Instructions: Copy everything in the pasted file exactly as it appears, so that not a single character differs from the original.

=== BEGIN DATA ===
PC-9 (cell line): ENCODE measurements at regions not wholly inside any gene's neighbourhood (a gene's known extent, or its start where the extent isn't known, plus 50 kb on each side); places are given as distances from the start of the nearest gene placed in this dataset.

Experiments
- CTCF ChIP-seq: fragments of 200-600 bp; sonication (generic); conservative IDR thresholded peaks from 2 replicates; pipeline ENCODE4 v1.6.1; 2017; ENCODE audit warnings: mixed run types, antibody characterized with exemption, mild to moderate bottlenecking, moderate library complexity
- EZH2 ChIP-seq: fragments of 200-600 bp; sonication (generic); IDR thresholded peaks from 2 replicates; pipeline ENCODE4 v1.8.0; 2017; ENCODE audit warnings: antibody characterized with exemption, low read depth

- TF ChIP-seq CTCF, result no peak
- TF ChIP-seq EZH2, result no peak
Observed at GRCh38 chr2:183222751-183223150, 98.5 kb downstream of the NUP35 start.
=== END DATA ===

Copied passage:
PC-9 (cell line): ENCODE measurements at regions not wholly inside any gene's neighbourhood (a gene's known extent, or its start where the extent isn't known, plus 50 kb on each side); places are given as distances from the start of the nearest gene placed in this dataset.

Experiments
- CTCF ChIP-seq: fragments of 200-600 bp; sonication (generic); conservative IDR thresholded peaks from 2 replicates; pipeline ENCODE4 v1.6.1; 2017; ENCODE audit warnings: mixed run types, antibody characterized with exemption, mild to moderate bottlenecking, moderate library complexity
- EZH2 ChIP-seq: fragments of 200-600 bp; sonication (generic); IDR thresholded peaks from 2 replicates; pipeline ENCODE4 v1.8.0; 2017; ENCODE audit warnings: antibody characterized with exemption, low read depth

- TF ChIP-seq CTCF, result no peak
- TF ChIP-seq EZH2, result no peak
Observed at GRCh38 chr2:183222751-183223150, 98.5 kb downstream of the NUP35 start.